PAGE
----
“We just came home because our buckets are too full. Can we dump them and just go finish the last loop down the street?” my tiny Red Riding Hood asked with a smile.

I should have said no. I should have said this was more than enough candy. I should have pointed out that it was FREEZING. But those smiles. And this was different.

This year, I only sent two trick-or-treaters out into the neighborhood and they weren’t the kids who usually get along as well. My eldest son is off at college and eldest daughter went to a party with friends. The two headed out were my 17-year-old with autism, declaring he really should make this the last year since he’s getting so big, and my 9-year-old youngest daughter. The age gap and autism make it a struggle for them to interact quite often. But tonight, oh tonight they had fun.

If you have a child with a disability, you get the struggle to help neuro-typical siblings interact sometimes. As much as they love each other, the strain of dealing with a disability puts a strain on the relationship. Even beyond a disability, I worry about my children staying connected and close as they grow up.

Growing up I had two sisters who were always close. I was the outsider. Now as adults, nothing has changed. They are best friends, living a few miles apart while life has taken me halfway across the country. They share similar hobbies, parenting styles, and a deep friendship. I’m happy they have that.

I want my children to understand the relationship with their siblings can be a beautiful one. I pray my kids can grow closer together even as they grow out of my house. My heart longs for them to prioritize being friends and making time to connect long after I’m forcing it upon them. If life takes them to distant reaches, I pray their relationships have roots that span the miles and they can get creative with connecting.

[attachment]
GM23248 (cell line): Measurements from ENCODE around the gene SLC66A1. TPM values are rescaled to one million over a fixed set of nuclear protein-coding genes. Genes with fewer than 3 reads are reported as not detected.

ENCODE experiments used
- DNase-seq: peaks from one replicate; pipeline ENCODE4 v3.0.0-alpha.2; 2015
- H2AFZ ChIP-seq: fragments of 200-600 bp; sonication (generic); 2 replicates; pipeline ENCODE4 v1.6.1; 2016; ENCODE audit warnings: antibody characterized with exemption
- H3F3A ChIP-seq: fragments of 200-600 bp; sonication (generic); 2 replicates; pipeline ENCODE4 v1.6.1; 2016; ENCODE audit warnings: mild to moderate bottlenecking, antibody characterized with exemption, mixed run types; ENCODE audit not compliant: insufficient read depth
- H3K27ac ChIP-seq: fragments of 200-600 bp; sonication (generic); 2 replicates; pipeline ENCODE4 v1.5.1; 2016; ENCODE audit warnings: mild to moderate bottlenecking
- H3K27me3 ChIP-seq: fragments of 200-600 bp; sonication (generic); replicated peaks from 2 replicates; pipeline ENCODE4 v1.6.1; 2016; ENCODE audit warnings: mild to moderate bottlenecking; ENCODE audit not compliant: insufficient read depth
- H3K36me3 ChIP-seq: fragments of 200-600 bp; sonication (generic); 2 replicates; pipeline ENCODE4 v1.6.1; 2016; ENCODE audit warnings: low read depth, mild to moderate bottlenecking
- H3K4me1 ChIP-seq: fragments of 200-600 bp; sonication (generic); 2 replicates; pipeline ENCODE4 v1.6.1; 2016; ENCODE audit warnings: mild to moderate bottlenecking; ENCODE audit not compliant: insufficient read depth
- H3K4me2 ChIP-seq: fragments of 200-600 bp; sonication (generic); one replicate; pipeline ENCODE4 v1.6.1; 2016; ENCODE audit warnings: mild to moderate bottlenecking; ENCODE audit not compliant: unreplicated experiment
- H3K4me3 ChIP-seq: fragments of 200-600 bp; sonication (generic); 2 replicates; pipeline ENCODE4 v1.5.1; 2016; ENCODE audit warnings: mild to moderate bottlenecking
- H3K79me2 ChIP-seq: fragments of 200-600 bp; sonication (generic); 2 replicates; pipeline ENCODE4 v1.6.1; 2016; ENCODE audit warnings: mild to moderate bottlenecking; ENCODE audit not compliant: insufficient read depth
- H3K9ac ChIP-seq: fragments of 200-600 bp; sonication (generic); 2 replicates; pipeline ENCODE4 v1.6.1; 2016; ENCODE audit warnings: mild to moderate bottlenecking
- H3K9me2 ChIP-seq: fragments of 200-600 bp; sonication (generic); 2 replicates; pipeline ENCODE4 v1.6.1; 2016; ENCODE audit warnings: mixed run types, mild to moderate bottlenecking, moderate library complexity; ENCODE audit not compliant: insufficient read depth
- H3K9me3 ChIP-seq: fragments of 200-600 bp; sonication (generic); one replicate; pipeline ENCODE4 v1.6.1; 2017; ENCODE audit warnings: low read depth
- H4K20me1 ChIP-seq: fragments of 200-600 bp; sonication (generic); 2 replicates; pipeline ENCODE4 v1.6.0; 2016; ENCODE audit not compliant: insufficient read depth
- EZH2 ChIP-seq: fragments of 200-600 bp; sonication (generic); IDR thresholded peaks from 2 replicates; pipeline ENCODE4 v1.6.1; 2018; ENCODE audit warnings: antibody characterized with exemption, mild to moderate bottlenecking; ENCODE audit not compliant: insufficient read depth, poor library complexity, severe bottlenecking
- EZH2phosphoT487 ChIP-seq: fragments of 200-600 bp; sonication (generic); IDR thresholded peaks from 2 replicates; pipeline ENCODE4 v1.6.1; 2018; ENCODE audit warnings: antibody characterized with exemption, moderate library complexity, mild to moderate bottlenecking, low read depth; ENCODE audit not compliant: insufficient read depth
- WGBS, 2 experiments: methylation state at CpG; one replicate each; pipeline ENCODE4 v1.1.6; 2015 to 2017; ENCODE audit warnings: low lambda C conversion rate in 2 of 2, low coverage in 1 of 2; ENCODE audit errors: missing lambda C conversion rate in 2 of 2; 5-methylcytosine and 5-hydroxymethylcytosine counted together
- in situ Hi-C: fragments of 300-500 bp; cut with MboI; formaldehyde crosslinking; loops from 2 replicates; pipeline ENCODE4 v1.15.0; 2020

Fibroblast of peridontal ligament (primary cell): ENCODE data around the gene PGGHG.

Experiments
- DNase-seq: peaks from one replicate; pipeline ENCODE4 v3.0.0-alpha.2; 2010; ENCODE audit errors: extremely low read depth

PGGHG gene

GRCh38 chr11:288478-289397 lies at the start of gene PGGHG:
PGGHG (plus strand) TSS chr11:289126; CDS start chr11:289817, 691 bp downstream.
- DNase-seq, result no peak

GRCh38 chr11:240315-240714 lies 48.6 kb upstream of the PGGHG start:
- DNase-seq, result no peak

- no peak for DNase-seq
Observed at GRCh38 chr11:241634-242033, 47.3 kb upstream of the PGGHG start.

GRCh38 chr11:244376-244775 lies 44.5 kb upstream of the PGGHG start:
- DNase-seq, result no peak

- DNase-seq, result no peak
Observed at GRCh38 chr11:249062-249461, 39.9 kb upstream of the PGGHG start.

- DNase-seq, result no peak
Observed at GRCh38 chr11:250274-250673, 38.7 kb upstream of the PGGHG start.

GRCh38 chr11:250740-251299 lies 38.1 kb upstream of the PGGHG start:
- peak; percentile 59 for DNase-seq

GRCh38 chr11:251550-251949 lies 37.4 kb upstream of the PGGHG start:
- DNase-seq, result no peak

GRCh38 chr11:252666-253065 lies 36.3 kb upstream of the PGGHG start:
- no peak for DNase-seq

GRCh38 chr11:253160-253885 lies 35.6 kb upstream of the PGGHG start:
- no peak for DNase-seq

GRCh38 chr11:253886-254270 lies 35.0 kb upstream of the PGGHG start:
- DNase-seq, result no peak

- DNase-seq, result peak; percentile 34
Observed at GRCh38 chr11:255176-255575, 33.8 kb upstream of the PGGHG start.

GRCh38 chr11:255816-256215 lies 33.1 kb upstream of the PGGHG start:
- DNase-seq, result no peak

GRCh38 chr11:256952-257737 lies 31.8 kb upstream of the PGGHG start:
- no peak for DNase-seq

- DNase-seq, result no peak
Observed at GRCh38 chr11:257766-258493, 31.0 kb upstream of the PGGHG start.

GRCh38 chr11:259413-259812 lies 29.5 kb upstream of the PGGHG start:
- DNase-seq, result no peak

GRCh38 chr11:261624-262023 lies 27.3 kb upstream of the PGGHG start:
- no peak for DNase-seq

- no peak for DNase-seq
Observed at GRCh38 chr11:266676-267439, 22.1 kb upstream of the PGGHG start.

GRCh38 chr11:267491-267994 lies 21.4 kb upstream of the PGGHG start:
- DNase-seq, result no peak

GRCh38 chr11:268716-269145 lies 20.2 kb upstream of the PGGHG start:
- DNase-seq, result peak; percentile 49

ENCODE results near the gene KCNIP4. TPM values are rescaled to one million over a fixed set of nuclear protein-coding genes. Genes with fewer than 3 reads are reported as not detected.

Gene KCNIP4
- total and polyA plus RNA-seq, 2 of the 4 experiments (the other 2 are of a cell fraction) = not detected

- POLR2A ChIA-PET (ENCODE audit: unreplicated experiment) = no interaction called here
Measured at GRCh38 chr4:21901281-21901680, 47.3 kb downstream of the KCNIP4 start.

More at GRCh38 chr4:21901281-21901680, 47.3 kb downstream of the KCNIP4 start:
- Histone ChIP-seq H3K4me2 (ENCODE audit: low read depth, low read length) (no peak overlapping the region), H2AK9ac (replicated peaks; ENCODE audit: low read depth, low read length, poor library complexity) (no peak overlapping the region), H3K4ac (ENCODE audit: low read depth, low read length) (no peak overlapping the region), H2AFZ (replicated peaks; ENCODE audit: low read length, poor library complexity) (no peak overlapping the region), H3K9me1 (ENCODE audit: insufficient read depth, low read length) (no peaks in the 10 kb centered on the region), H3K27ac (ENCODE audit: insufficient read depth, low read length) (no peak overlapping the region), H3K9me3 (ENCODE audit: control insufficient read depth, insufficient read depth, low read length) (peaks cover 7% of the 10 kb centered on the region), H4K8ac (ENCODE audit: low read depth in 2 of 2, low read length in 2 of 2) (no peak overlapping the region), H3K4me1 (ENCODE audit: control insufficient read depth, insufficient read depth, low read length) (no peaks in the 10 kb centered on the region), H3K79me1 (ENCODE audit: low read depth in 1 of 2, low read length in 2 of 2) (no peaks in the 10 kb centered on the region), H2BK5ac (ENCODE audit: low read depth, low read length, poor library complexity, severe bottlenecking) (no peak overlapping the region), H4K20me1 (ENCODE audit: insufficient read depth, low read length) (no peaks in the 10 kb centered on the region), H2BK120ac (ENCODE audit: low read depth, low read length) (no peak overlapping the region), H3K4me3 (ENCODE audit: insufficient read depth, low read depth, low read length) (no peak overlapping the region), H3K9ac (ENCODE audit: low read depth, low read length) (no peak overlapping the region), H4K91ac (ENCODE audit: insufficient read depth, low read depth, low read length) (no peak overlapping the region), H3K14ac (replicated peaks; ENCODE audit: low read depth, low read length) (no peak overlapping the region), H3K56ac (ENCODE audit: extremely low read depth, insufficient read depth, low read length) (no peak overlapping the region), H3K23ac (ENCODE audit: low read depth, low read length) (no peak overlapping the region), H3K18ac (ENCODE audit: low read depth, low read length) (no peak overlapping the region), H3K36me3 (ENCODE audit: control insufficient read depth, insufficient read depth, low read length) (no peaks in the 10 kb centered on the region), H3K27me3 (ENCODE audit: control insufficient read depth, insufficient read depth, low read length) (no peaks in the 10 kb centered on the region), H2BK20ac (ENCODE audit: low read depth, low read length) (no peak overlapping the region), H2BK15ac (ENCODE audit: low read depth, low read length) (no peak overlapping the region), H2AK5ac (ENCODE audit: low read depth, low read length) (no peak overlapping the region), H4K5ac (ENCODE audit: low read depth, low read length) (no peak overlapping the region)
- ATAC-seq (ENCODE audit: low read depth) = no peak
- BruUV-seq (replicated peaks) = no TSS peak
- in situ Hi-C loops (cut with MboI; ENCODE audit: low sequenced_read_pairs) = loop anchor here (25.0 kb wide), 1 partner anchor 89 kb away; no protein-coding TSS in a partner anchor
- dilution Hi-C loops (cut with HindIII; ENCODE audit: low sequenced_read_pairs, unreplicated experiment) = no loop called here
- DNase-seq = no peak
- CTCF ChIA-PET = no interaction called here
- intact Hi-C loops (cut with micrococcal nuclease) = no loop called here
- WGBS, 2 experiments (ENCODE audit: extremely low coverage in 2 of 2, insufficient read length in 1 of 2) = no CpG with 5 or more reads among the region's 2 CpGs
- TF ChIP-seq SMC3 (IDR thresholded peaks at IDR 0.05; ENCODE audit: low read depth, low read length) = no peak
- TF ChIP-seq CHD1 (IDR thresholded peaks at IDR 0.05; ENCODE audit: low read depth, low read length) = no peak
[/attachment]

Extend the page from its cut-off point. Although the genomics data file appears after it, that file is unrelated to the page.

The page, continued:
When you have more than one child, you hope they get along when they are small. Oh the joy of built-in play-friends allowing you to get stuff done around the house! But as they grow into adults, that relationship maintenance is entirely up to them. Offering opportunities for them to hang out or enjoy similar interests helps nurture that relationship. Choosing not to use them as spies on each other is another way to allow their bond to grow.

I pray I’m laying the groundwork for helping them enjoy a connection. And I’ll continue to ask God to help those relationship bonds strengthen.

So if you saw my 6’1” Plague Knight (a character from a video game) and my tiny Red Riding Hood roaming the neighborhood tonight, know this was no ordinary pair. This was magical. This was memory-making. This was worth an extra lap around the loop even though it was cold and dark and getting late. This was nurturing a life-long relationship and that deserved a little grace on bedtime.

What’s one way you help nurture the relationship between your children? Share in the comments.

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